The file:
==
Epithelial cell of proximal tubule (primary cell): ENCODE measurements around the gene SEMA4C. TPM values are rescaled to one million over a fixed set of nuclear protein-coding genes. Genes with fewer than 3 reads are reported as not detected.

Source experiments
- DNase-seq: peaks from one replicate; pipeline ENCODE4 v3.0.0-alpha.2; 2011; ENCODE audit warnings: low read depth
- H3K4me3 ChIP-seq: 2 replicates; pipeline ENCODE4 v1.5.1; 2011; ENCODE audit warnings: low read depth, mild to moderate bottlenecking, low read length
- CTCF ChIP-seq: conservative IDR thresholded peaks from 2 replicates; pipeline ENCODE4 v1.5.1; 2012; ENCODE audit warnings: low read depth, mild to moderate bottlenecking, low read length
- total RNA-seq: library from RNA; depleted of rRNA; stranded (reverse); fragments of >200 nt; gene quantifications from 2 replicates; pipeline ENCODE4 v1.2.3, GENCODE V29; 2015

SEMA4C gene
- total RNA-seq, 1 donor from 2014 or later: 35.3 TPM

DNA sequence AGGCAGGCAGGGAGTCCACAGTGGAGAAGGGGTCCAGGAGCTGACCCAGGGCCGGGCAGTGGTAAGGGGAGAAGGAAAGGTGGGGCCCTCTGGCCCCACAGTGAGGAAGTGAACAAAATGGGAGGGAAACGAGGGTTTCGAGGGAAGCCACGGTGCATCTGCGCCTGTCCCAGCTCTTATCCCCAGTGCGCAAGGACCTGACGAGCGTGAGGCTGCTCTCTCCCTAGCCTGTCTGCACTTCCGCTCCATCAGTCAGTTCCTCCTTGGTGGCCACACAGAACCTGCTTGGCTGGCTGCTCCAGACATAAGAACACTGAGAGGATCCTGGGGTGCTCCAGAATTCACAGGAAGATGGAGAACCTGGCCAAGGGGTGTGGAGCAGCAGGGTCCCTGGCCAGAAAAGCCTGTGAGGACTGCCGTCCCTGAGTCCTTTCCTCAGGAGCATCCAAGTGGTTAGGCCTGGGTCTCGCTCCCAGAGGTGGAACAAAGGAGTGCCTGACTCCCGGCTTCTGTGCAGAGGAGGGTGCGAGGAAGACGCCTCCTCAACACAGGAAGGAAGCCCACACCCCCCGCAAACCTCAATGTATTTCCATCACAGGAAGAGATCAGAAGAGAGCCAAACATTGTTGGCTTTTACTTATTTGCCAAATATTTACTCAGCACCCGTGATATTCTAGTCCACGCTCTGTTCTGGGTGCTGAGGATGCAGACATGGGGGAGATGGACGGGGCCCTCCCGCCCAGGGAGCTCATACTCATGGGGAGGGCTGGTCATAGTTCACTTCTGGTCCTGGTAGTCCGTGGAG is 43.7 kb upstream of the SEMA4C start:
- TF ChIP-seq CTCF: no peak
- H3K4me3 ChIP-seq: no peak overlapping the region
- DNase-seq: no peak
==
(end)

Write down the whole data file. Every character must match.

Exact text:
Epithelial cell of proximal tubule (primary cell): ENCODE measurements around the gene SEMA4C. TPM values are rescaled to one million over a fixed set of nuclear protein-coding genes. Genes with fewer than 3 reads are reported as not detected.

Source experiments
- DNase-seq: peaks from one replicate; pipeline ENCODE4 v3.0.0-alpha.2; 2011; ENCODE audit warnings: low read depth
- H3K4me3 ChIP-seq: 2 replicates; pipeline ENCODE4 v1.5.1; 2011; ENCODE audit warnings: low read depth, mild to moderate bottlenecking, low read length
- CTCF ChIP-seq: conservative IDR thresholded peaks from 2 replicates; pipeline ENCODE4 v1.5.1; 2012; ENCODE audit warnings: low read depth, mild to moderate bottlenecking, low read length
- total RNA-seq: library from RNA; depleted of rRNA; stranded (reverse); fragments of >200 nt; gene quantifications from 2 replicates; pipeline ENCODE4 v1.2.3, GENCODE V29; 2015

SEMA4C gene
- total RNA-seq, 1 donor from 2014 or later: 35.3 TPM

DNA sequence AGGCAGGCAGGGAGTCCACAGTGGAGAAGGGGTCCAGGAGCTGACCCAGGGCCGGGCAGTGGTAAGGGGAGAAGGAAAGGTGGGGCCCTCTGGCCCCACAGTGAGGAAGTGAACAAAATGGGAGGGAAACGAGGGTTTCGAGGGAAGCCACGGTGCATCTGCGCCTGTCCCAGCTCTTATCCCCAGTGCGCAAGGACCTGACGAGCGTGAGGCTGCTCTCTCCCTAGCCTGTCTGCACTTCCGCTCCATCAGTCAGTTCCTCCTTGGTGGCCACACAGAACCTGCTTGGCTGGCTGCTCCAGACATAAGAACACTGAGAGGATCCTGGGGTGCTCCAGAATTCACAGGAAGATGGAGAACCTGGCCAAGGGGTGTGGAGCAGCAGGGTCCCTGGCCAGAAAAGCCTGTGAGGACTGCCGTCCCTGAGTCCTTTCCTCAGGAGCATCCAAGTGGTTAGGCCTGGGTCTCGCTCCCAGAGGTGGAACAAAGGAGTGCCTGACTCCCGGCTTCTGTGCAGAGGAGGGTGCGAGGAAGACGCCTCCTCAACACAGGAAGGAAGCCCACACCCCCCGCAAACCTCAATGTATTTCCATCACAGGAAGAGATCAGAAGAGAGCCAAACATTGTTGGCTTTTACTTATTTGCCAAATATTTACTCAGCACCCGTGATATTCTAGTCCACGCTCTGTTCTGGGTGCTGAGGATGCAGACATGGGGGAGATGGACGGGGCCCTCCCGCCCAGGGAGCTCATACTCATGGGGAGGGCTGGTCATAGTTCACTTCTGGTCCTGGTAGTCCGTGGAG is 43.7 kb upstream of the SEMA4C start:
- TF ChIP-seq CTCF: no peak
- H3K4me3 ChIP-seq: no peak overlapping the region
- DNase-seq: no peak